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4 Rules for Icebreakers with Purpose

The purpose of a good icebreaker is to help the people attending a meeting or training to connect, get to know one another, build rapport, and break down barriers to communication.  These four easy-to-follow rules will help you transform the beginning of your next meeting or training session into a productive and collaborative learning journey […]

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The purpose of a good icebreaker is to help the people attending a meeting or training to connect, get to know one another, build rapport, and break down barriers to communication.  These four easy-to-follow rules will help you transform the beginning of your next meeting or training session into a productive and collaborative learning journey for every participant.

Rule #1:  Connect it to the work.  Time is a priceless resource, and your team might not appreciate having to play to Two Truths and Lie first thing on a busy Monday morning, especially if it’s followed by a heavier conversation about something like budget cuts.  Effective icebreakers engage your participants while still keeping a connection to the work at hand, the theme of the meeting, or the focus of the agenda.

  • “One silver lining of budget cuts will be…”
  • “Other than my own program, the area of our work that I am most interested in is…”
  • “One way my team has been impacted by the staffing shortage is…”
  • “One thing that’s demanding my attention this week is…”

Just because it’s connected to work, doesn’t mean it has to be boring!  If you do want to insert some fun and lightheartedness into your meeting, and you have time to explore topics that go beyond the workplace, here is a great list to spark your creativity.

Rule #2:  Get vulnerable, not personal.  To build trust as a team, everyone needs to get vulnerable from time to time.  Vulnerability requires openness, honesty, and authenticity.  What is not necessary is overly personal confessionals.  Avoid asking your team to get too personal, like asking everyone to share their most embarrassing moment from childhood, and instead ask them to be vulnerable about something that relates to work.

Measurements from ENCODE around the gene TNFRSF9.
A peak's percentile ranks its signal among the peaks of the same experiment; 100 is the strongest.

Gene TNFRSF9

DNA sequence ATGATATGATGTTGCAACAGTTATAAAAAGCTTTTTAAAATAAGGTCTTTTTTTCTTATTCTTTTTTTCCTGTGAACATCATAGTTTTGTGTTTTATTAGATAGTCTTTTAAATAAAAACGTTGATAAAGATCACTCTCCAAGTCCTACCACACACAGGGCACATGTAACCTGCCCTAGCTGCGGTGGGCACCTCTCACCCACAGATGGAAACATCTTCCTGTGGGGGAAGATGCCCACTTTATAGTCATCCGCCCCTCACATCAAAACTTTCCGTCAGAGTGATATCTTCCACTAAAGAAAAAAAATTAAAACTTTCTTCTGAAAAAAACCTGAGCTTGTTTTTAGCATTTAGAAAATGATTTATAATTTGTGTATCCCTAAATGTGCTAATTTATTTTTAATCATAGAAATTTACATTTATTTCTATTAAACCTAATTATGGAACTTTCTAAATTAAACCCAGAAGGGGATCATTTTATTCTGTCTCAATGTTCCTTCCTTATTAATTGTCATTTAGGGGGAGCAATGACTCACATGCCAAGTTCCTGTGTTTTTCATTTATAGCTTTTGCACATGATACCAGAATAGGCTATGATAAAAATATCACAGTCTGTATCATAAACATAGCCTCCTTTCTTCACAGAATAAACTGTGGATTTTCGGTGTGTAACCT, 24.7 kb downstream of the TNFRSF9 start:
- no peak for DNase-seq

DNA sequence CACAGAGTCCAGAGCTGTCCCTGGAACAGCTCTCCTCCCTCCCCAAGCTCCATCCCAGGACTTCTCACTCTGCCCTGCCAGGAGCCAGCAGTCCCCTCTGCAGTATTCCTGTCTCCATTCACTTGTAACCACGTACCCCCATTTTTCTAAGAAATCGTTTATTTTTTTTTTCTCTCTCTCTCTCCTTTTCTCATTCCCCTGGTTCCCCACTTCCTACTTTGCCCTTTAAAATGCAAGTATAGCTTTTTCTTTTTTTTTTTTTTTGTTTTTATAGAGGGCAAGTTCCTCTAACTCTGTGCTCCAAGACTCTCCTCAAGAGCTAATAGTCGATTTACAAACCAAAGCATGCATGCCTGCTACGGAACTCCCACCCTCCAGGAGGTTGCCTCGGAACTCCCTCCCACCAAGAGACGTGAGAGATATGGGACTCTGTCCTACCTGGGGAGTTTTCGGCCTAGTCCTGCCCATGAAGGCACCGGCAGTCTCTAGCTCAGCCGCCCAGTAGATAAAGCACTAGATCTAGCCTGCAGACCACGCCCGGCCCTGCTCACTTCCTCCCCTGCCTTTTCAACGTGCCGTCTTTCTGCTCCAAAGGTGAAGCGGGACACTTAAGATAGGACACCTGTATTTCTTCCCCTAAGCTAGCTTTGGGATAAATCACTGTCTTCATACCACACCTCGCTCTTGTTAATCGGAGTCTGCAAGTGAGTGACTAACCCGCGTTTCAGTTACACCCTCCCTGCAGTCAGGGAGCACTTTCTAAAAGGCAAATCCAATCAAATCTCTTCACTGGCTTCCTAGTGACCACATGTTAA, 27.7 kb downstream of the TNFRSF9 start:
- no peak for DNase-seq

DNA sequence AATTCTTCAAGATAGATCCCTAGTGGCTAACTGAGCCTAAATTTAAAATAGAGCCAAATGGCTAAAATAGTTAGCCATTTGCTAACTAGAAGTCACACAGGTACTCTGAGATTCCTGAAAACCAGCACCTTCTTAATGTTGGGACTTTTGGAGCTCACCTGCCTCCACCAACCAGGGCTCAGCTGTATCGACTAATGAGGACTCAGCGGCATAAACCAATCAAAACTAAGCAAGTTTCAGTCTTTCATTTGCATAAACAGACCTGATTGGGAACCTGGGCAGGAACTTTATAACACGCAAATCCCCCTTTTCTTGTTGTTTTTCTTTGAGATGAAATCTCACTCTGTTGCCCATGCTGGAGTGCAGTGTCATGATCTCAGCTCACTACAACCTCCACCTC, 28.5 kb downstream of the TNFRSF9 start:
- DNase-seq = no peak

• “I’m proud to be a part of this team because…”
  • “One way I would like others to support me is…”
  • “Something our team could be better at is…”
  • “Something I’m working to improve is…”

Rule #3:  Keep it quick.  The icebreaker is the appetizer, not the entrée.  Start the icebreaker with “One thing…” or similar language to ensure that as each person shares, they don’t launch into lengthy descriptions or retelling their whole life story!Another option is to offer a time limit for sharing such as, “Let’s each take 30 seconds to answer this question” or “Today’s opener is a flash round so let’s each take just 1 minute to share…”.

  • “One thing I’d like to get out of this meeting today is…”
  • “One of our team’s biggest strengths is…”
  • “Something we should do more often is…”

Rule #4:  Inspire, don’t demand.  First, if you create the icebreaker, you should be the first one to demonstrate it.  It’s your meeting, and you’re the leader, so be sure to set a good example by modeling how you’d like others to participate.  Second, create openings for humorous insight and playfulness, but don’t force people to do or say something that only you think is funny.  Making goofy faces at each other might make you laugh, but for others, simply showing up to the meeting is as much of a performer as they ever want to be.  Use the icebreaker to inspire humor, creative thinking, and even wry insights.

  • “One thing I’d rather be doing than participating in this meeting is…”
  • “One barrier that I am so sick and tired of running into is…”
  • “One goal I’d love to be able to accomplish this month is…”
  • “If our team could ditch one of our responsibilities, I’d choose to ditch…”

Follow these rules to make icebreakers more engaging, more productive, and more creative.  The examples here will get your team talking about the things that truly matter and build deeper connection for everyone.

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